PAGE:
Chat with us, powered by LiveChat

7 Email Tips to Make a Strong Virtual Impression

How Etiquette in Emails Creates an Impression Virtually

With the shift to virtual selling, many sales professionals are emailing more than ever before. As we currently can’t meet face-to-face, email has become a dominant mode of communication throughout the sales process. In many ways, these emails are an extension of you and will help your prospects form an opinion about who they are dealing with. One of the first things people will notice is etiquette, the customary code of behavior, which can go a long way in showing your professionalism before you make a connection. Everything from the subject line to your closing forms the impression clients make. While you don’t have to be a professional writer to craft quality emails, it helps to be aware of current usage in language, punctuation, attaching documents, and whom to include in your responses to avoid a potential faux pas. Here are a few points on email etiquette to ensure yours make a good impression in this new virtual world:

Subject Line: This is the first thing someone sees when they receive an email, so it’s imperative this is right. The subject needs to be short, specific, and relevant to the content. An empty or misleading subject line can quickly strike a wrong chord. For prospecting emails, go with something catchy that could provide instant value to the recipients. For prospects with whom you share a contact, it’s helpful to get their name in: “Friend of Walter Smith.” For follow ups after a call, consider the tried and true “Follow up to our call on 5/9.”

Greeting or Salutation: Much has changed from the early days of email. While formal greetings such as Dear Sir or Madam, followed by a colon, were popular in the 90s, it’s now common to strike a friendlier tone with a simple Hello, Hi, or Hey, followed by a first name and a comma. Do not assume a prospect likes a shortened form of their name. Not all Roberts go by Bob nor are all Christines Chris. Unless you are certain about what they go by, use the full first name.

Body of Email: Short paragraphs of one to three lines are better than blocks of text. These can appear intimidating to readers, and they are less likely to read emails that require a great deal of work. Succinct paragraphs read quicker, are easier to understand, and your points are more likely to be remembered when they are spaced apart.

Tone and Punctuation: Most word processing programs have built-in spelling and grammar checks that are better than in years past. Utilize such features to ensure your email doesn’t arrive riddled with typos and run-in sentences. Also, read the email aloud before you send it. This helps you hear the tone as the client will when they read it. Depending how far along you are in your business relationship, it’s best to keep things simple at first and avoid too many questions, which can get confusing. Once you are established with a client, you can shift to a more casual and even friendly tone.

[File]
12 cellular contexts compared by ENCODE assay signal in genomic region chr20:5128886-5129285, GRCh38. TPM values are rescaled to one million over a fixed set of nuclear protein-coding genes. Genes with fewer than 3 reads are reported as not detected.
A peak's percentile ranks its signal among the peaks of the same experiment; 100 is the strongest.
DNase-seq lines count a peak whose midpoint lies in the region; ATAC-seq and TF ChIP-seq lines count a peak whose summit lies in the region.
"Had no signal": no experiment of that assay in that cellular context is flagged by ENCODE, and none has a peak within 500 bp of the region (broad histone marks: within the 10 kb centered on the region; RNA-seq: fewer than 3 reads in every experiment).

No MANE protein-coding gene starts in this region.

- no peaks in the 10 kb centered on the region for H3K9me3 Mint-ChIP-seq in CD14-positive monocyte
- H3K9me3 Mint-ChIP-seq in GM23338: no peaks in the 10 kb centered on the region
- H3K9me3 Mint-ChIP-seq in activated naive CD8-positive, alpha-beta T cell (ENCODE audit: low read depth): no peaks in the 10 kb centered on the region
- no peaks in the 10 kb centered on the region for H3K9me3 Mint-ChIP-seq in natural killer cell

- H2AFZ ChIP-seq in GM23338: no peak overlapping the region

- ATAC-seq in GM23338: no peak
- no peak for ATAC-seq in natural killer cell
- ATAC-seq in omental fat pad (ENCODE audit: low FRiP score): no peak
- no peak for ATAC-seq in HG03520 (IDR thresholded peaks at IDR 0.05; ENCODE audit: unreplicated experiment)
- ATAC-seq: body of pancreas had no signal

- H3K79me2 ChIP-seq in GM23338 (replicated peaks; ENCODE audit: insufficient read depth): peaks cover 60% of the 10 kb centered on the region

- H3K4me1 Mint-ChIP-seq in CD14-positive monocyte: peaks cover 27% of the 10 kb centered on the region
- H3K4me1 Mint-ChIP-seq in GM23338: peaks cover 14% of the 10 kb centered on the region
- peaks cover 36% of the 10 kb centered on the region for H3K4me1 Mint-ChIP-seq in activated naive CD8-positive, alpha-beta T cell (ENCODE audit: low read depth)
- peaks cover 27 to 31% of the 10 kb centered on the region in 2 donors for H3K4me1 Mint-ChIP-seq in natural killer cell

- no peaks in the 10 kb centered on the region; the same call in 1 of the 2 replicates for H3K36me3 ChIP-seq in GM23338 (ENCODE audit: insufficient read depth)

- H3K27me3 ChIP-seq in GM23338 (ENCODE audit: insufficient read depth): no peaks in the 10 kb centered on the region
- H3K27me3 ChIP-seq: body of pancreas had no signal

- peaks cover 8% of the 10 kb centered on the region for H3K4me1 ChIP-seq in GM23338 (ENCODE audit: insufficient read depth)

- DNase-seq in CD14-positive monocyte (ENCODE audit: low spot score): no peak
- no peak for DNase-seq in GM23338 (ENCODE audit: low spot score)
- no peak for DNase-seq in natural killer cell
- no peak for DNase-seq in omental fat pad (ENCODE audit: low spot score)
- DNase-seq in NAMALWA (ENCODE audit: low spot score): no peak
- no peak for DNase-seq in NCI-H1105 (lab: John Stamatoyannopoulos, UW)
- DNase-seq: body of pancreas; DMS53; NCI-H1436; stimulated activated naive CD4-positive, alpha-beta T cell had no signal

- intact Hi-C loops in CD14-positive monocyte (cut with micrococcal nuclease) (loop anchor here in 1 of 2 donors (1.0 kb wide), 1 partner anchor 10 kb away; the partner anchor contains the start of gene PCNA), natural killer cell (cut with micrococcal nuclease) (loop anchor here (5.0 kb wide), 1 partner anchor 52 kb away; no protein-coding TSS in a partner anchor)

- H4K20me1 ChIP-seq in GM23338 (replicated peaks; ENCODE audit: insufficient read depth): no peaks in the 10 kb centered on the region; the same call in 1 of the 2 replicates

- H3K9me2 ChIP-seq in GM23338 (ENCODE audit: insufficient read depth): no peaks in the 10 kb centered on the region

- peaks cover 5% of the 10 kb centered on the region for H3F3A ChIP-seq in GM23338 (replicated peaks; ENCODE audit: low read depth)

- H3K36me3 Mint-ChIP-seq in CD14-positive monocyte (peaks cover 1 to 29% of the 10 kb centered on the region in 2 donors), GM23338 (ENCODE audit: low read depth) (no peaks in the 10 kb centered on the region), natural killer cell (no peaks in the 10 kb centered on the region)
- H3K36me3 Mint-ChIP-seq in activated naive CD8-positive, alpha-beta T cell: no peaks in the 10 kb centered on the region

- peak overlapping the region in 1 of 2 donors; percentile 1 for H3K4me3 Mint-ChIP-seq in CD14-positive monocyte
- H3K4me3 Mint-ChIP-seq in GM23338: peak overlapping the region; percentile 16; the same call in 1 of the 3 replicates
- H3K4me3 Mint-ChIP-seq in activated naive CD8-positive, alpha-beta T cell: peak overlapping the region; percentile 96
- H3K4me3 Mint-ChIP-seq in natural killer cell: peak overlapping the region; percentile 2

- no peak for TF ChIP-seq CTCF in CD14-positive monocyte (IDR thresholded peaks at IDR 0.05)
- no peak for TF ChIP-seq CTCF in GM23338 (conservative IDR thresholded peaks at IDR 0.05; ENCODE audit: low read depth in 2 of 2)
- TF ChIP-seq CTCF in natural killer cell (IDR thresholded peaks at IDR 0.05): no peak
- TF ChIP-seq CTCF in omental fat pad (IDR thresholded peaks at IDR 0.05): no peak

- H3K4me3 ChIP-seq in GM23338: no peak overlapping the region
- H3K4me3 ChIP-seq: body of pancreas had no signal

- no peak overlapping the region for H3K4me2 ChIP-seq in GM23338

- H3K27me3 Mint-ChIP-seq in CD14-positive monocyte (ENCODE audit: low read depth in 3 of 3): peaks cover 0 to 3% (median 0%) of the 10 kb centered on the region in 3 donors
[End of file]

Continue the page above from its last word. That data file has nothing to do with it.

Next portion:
Attachments: When sending attachments, make sure these are clearly marked in the body of the email. This can be as simple as, “Attached, please find the document entitled Sales Proposal.” Also, open the attachment yourself before you hit send to make sure you attached the correct document, that it opens, and isn’t protected or encrypted for specific users. Instead of sending large attachments, consider providing a link to a file-sharing site. It will improve your chances of deliverability, as many mail servers put limits on the size of incoming mail.

Reply, Reply All, CC, and BCC: Ensure your reply is meant for all the users on the email. Often, especially in longer email chains, conversations can be reduced to simple exchanges that no longer apply to everyone. Be considerate and switch to a private email so as not to waste others’ time. Also, it is customary to make your main contact first in a list of multiple recipients, followed by bosses and other superiors. However, if these are added as a courtesy, include them on CC. BCC should include recipients you don’t want the main recipients to be aware of, such as your boss or members of your team.

Sign Off or Closing: In closing your email, it is customary to thank the recipient for their time. Keep this simple and include how they can contact you or a link that allows them to book time on your calendar for a call. Whether you decide to sign off with a traditional line such as “Best Regards” or “Sincerely,” or instead choose a more common sign off such as “Look forward to hearing from you” or a simple “Cheers,” is up to you. What’s important is to remain courteous and not make the recipient feel like they’re someone you take for granted.

Your emails are an extension of your personal brand. They are your unique voice and something that defines and differentiates you from the competition. They not only reflect on you, but also your employer. It’s also helpful to remember key points of etiquette to ensure the impression they create is positive. Mostly, you want to strike a friendly tone that establishes you as someone others trust and want to work with. Though email etiquette changes over time, one thing that remains constant is the need to sound sincere, helpful, and genuinely interested in the needs of your customers. Once you do that, you can build productive relationships through email that become progressively more casual and benefit both you and your clients.